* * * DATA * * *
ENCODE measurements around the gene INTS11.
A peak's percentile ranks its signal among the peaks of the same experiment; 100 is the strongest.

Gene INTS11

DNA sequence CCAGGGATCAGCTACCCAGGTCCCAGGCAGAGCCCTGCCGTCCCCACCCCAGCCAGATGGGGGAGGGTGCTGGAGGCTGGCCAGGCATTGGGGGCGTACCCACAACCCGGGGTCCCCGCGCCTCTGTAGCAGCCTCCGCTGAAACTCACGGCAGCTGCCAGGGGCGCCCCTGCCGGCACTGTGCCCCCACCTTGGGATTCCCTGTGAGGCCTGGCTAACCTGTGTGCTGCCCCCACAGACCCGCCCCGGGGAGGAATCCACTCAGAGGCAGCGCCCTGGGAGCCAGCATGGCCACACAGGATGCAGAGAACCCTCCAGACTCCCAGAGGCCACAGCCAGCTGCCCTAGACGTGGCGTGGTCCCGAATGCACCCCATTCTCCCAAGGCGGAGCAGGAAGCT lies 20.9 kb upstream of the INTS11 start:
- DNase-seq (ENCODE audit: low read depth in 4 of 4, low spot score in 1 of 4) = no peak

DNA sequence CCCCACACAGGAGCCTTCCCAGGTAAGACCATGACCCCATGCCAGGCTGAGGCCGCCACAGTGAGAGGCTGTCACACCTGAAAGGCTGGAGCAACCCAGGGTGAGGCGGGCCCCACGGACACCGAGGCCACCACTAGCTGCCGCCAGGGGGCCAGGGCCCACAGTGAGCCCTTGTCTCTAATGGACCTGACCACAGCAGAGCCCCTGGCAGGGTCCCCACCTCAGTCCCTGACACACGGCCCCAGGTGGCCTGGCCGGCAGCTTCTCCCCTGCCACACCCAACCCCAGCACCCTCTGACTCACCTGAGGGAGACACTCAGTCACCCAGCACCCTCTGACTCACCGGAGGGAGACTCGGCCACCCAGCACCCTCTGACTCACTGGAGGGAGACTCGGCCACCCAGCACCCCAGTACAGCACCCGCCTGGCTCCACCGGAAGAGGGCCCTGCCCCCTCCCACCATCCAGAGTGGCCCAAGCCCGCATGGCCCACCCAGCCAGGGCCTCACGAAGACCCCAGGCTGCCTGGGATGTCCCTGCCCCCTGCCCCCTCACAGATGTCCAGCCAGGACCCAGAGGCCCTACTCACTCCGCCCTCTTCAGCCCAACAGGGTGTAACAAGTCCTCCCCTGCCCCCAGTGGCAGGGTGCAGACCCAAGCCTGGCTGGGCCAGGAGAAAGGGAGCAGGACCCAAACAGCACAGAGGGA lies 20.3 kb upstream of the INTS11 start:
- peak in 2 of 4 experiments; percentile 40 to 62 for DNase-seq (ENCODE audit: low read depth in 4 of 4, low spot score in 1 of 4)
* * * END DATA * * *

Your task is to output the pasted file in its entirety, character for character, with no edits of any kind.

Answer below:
ENCODE measurements around the gene INTS11.
A peak's percentile ranks its signal among the peaks of the same experiment; 100 is the strongest.

Gene INTS11

DNA sequence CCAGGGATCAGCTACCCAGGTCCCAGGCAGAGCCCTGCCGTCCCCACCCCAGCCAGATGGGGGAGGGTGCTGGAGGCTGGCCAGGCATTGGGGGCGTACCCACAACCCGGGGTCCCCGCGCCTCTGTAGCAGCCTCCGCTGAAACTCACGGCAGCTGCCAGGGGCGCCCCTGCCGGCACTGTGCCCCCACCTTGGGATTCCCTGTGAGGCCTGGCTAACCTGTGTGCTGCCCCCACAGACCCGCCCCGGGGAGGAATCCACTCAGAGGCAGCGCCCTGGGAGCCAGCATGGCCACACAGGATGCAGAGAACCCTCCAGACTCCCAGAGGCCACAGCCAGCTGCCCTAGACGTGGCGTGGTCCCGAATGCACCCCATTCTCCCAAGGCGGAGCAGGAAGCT lies 20.9 kb upstream of the INTS11 start:
- DNase-seq (ENCODE audit: low read depth in 4 of 4, low spot score in 1 of 4) = no peak

DNA sequence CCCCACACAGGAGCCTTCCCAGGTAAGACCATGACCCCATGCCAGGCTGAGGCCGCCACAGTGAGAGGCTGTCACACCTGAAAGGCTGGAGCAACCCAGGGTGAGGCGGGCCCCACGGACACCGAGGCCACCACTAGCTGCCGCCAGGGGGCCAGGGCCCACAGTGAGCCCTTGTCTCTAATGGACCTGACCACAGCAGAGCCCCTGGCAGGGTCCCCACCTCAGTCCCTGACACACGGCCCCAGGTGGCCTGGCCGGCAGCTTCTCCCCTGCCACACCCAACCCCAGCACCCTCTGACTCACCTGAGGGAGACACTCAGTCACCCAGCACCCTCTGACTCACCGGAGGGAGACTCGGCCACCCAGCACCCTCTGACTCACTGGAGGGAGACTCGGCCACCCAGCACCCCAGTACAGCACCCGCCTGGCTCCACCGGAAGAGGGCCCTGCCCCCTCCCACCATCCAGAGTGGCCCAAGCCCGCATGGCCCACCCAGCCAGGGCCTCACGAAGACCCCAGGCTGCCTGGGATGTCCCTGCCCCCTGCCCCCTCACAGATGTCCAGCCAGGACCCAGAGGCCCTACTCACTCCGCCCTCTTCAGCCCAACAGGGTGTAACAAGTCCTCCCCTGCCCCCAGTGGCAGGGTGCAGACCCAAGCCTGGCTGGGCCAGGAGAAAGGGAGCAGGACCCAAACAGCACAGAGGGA lies 20.3 kb upstream of the INTS11 start:
- peak in 2 of 4 experiments; percentile 40 to 62 for DNase-seq (ENCODE audit: low read depth in 4 of 4, low spot score in 1 of 4)